Farms with a Future introduces readers to some of the country's most innovative farmers, who are embracing their "inner entrepreneur": unabashedly marketing and sharing the pride they have for what they produce; building systems and finding efficiencies and cost savings so they don't have to keep raising prices every year; shying away from huge debt loads by developing ways to build their businesses patiently over time, using earned income or creative arrangements with their community of customers; harnessing natural processes to ensure they are not degrading the natural resources the farms depend upon; and treating their employees and volunteers like family.
While many other books address agricultural production, very few talk about business management for long-term sustainability. Farms with a Future will help guide farmers to manage for long-term sustainability and build a triple-bottom-line farming business focused on economic viability, social justice and ecological soundness.
Discover how to get off the consumer treadmill and enjoy a simpler lifestyle. Gary Collins documents his firsthand experience in this comprehensive guide on how to find property and build a self-sustaining home to achieve happiness through simplicity. Included are tips for how to deal with general contractors and a review of common types of off-the-grid home construction (standard, straw bale, logs, and green cinder block) that highlights energy efficiency and insulation. All the basics are thoroughly covered, such as well water, septic and sewage disposal, and off-the-grid energy options (solar, wind, hydro, and geothermal). Factored in are contemporary concerns, including access to internet and cell phone service and the importance of an effective security system. Chapter summaries drive home key points for success, and a list of resources directs readers to key information.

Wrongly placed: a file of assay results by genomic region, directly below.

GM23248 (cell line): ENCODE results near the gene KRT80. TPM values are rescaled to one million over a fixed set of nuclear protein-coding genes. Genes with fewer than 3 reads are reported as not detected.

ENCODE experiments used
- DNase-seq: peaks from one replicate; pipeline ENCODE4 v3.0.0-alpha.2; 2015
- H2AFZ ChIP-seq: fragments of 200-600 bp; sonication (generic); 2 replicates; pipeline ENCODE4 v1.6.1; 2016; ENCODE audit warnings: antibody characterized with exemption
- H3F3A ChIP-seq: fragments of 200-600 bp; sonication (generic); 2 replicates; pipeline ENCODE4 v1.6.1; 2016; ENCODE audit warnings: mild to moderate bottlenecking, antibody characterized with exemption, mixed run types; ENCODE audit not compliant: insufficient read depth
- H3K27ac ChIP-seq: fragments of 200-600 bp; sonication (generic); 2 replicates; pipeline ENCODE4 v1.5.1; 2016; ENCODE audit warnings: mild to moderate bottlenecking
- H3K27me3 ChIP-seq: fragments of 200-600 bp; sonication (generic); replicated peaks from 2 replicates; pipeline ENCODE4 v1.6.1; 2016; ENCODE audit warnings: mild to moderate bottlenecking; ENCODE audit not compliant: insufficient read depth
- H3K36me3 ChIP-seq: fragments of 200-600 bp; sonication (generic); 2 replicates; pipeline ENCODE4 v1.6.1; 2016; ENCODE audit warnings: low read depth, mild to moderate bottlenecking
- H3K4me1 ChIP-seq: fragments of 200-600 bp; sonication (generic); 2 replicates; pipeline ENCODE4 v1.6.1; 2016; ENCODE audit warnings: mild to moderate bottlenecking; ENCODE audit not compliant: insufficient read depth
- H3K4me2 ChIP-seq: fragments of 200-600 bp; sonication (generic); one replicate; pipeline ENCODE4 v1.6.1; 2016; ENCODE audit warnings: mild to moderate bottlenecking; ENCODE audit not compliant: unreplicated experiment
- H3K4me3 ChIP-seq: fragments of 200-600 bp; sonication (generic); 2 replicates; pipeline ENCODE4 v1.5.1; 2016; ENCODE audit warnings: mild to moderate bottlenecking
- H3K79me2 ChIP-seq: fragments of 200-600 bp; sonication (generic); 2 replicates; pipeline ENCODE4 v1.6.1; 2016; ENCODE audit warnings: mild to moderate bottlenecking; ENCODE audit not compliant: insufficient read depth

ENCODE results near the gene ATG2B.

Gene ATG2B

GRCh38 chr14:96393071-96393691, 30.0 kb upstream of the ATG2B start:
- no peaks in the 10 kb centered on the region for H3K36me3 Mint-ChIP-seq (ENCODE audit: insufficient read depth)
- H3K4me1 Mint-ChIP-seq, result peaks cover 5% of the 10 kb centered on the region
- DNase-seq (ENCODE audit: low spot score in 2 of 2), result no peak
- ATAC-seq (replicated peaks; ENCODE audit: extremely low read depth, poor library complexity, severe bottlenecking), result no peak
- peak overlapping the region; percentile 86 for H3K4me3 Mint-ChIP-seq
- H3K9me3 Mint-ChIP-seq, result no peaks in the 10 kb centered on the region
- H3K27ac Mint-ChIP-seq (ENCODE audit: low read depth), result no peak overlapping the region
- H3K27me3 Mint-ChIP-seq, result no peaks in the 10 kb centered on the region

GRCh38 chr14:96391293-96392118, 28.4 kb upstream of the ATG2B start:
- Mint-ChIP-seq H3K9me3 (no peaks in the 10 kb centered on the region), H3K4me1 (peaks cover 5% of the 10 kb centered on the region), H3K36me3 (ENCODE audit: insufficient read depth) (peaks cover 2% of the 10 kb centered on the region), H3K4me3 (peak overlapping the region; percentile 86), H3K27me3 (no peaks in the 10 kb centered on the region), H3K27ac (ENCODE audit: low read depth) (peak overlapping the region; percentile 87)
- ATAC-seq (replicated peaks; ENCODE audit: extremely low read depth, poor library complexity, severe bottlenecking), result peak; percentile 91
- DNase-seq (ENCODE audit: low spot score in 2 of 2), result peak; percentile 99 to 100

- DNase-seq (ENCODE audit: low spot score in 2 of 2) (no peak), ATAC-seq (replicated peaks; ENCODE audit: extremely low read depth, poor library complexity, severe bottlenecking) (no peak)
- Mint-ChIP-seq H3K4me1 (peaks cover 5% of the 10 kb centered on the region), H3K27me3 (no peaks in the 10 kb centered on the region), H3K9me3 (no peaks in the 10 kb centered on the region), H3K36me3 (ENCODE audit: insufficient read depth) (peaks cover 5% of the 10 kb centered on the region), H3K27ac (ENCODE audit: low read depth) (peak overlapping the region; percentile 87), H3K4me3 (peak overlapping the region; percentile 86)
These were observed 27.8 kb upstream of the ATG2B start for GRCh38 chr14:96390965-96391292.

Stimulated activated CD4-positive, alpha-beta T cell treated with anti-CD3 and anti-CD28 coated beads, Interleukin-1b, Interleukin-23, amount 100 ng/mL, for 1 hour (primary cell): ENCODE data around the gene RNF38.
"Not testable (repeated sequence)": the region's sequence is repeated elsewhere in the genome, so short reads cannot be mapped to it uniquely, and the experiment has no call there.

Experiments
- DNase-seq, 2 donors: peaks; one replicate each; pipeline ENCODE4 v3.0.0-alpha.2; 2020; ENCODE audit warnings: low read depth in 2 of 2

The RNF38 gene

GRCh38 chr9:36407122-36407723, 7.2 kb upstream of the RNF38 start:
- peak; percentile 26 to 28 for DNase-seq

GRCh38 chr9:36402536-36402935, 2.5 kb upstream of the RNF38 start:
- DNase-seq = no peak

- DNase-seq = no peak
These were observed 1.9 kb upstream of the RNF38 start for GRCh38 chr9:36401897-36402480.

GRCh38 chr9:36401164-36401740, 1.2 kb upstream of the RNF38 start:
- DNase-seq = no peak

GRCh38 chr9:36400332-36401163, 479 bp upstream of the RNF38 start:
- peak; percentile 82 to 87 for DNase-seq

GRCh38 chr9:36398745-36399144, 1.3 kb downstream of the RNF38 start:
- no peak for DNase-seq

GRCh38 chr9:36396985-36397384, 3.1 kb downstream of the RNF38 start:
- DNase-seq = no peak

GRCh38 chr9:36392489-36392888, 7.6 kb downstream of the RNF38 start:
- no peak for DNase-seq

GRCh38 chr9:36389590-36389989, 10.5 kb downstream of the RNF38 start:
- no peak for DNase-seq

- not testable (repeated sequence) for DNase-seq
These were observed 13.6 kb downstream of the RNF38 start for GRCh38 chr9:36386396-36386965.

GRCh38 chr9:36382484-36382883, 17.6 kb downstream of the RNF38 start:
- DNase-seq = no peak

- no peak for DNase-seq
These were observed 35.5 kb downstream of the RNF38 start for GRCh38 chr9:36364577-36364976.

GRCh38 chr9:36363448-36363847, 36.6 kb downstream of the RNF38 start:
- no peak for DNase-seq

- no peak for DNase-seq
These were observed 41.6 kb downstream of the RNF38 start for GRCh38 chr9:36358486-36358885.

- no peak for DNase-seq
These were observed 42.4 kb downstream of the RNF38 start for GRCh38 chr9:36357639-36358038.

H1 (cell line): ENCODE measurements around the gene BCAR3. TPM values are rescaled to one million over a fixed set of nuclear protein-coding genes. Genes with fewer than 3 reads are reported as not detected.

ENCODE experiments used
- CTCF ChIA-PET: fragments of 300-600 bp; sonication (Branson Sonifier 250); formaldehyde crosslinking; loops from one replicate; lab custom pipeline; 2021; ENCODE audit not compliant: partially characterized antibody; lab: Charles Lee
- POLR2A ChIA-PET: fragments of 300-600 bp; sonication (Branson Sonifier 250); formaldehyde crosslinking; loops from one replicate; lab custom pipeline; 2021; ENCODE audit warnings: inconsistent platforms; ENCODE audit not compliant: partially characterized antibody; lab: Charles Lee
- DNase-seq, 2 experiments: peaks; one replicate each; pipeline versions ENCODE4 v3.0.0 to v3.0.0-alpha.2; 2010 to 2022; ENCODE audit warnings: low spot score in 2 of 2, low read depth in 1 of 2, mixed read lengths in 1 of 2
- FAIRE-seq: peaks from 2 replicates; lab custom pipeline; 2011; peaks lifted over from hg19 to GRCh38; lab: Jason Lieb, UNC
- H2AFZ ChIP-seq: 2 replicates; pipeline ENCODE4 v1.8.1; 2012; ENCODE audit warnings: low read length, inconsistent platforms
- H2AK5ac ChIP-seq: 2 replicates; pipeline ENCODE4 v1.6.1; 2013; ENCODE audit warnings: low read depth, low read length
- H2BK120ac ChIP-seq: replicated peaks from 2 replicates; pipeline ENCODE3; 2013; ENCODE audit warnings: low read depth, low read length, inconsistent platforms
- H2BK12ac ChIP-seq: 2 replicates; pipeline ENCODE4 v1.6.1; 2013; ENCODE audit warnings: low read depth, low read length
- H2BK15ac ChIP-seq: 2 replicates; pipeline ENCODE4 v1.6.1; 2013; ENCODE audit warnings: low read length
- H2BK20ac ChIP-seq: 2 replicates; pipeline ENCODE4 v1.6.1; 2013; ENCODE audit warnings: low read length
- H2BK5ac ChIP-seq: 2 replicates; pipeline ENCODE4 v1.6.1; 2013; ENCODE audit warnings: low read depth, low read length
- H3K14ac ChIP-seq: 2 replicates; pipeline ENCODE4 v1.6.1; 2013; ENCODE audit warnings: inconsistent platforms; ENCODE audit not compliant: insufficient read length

Interest in local, sustainable food is at an all-time high. Devotees of farmers market and community-supported agriculture (CSA) programs, backyard homesteaders, and community gardeners all want to know more (much more) about how our food is raised. Now, seventh-generation farmer and author Forrest Pritchard introduces us to 18 heroes of the sustainable food movement.
For more than four decades, the self-described “contrary farmer” and writer Gene Logsdon commented on the state of American agriculture. In Letter to a Young Farmer, his final book of essays, Logsdon addressed the next generation: young people moving back to the land to enjoy a better way of life as small-scale “garden farmers.” It’s a lifestyle that isn’t defined by accumulating wealth or by the “get big or get out” agribusiness mindset. Instead, it’s one that recognizes the beauty of nature, cherishes the land, respects our fellow creatures, and values rural traditions. It’s one that also looks forward and embraces “right technologies,” including new and innovative ways of working smarter, not harder, and avoiding premature burnout.
Wondering if an off-grid lifestyle is right for you? Scared that it’ll be too challenging for you and your family to handle? Living Off the Grid is a comprehensive shakedown of what this unique lifestyle looks like in practice and will help ease your mind about transitioning to an off-grid life. With practical instruction, time-saving tips, and hard-earned wisdom, you’ll learn all the ins and outs of a simplified off-grid existence.
The 1970s classic has been out of print for years. Now, updated for today's readers and back in print, its information is as useful as ever. It contains instructions and illustrations for everything from harnessing solar energy to cultivating a sustainable garden to learning how to keep bees. Simply put, Mother Earth News Almanac is designed to empower readers to be self-sufficient.